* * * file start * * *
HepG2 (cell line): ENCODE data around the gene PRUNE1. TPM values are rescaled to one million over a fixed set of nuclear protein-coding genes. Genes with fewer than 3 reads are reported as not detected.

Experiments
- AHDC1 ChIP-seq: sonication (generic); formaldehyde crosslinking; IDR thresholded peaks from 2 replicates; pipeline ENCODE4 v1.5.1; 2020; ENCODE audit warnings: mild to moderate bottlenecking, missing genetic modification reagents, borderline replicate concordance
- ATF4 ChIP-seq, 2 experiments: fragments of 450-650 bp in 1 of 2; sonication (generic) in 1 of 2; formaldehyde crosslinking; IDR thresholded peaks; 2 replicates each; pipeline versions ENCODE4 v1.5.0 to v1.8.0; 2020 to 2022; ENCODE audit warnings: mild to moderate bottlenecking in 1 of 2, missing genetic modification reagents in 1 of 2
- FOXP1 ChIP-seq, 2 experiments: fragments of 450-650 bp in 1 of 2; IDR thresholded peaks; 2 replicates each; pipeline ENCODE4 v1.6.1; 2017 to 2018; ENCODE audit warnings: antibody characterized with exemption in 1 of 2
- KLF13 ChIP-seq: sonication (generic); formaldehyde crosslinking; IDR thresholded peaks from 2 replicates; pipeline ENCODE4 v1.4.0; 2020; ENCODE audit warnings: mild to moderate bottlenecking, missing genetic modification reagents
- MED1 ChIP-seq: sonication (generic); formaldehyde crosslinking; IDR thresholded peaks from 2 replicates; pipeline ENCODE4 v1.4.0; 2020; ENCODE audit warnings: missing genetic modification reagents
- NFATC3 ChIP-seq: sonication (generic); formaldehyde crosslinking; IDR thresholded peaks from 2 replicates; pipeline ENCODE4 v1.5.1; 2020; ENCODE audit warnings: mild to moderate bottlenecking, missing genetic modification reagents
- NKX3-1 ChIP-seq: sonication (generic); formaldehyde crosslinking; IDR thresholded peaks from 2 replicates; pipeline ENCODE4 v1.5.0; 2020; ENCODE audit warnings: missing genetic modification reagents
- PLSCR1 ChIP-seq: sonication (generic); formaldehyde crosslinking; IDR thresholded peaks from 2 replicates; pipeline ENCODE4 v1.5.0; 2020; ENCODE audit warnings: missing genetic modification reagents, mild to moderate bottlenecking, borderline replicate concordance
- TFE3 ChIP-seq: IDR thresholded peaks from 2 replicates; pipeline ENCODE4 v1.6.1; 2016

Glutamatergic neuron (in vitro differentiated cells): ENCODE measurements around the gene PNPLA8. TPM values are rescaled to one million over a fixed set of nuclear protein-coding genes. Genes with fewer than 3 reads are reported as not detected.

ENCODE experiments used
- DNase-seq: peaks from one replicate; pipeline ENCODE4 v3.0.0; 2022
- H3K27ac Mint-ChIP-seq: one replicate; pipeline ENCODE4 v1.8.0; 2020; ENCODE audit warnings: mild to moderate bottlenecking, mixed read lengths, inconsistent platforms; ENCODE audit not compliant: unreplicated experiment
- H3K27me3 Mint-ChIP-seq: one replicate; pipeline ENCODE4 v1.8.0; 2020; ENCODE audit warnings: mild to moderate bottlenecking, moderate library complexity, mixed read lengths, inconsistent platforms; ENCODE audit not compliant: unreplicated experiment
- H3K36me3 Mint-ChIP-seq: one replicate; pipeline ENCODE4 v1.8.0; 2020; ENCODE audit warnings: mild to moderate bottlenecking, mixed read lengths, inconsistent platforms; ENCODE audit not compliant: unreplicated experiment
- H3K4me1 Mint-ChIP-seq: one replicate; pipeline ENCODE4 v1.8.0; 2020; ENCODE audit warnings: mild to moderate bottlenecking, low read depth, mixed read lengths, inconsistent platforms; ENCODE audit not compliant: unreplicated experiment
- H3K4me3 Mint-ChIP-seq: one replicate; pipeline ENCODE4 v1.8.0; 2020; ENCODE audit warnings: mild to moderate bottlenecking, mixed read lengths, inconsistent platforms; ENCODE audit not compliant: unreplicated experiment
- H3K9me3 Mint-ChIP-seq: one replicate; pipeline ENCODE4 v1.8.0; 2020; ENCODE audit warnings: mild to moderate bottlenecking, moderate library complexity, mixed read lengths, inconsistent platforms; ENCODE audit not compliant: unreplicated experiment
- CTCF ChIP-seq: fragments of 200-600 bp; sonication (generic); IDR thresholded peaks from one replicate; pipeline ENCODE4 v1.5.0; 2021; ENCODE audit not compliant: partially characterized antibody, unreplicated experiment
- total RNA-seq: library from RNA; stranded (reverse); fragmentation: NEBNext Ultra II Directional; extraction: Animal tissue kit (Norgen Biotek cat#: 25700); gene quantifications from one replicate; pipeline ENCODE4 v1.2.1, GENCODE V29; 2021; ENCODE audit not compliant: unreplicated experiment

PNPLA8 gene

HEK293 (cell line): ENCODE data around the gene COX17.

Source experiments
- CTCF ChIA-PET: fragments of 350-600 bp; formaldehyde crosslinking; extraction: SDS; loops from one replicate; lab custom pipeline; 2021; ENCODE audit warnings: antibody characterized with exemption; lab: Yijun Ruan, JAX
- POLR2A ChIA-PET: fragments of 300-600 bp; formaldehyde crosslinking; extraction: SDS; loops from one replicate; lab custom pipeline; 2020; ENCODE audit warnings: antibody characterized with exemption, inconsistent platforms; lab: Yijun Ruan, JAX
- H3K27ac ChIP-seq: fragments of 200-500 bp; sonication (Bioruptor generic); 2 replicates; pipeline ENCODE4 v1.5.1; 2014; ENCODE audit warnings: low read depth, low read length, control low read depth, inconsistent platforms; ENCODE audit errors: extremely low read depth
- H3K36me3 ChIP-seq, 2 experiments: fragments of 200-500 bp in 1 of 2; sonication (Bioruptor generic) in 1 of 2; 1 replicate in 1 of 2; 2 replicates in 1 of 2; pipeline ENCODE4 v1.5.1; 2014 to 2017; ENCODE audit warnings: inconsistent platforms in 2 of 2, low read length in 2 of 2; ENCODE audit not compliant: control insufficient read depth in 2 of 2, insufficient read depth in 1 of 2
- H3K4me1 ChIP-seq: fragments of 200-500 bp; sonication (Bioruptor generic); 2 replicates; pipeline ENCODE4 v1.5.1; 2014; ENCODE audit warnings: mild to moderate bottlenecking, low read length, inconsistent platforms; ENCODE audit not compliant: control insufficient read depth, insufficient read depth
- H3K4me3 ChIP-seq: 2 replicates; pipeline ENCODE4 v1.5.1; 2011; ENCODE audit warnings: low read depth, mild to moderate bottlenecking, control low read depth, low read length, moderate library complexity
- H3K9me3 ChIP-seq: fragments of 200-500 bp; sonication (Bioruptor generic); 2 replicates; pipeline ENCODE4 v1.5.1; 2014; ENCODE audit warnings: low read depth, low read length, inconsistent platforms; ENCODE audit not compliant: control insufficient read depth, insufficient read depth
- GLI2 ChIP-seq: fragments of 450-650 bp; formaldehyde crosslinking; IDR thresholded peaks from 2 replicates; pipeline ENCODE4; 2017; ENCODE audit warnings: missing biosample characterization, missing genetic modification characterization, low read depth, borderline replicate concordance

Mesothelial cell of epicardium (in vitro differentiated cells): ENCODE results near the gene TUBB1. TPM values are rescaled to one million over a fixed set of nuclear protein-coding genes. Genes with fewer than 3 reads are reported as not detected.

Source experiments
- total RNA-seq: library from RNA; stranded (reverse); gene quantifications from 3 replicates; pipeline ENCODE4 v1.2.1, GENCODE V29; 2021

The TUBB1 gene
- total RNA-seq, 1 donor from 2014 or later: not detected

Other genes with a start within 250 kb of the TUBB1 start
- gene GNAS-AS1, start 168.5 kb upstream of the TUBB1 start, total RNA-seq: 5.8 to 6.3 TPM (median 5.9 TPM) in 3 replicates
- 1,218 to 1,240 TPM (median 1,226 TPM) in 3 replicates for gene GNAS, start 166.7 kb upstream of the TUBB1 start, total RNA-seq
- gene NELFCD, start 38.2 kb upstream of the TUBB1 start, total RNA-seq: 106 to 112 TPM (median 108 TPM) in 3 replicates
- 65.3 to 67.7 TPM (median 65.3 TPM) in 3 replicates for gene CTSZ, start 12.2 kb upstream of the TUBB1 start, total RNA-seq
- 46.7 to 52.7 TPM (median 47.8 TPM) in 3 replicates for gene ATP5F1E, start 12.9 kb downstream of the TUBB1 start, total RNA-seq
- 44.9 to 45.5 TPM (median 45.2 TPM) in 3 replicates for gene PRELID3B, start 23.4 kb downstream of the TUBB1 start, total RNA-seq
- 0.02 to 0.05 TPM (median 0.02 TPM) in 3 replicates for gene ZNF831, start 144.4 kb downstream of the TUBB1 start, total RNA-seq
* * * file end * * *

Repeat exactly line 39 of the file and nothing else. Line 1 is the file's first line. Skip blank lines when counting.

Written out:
Other genes with a start within 250 kb of the TUBB1 start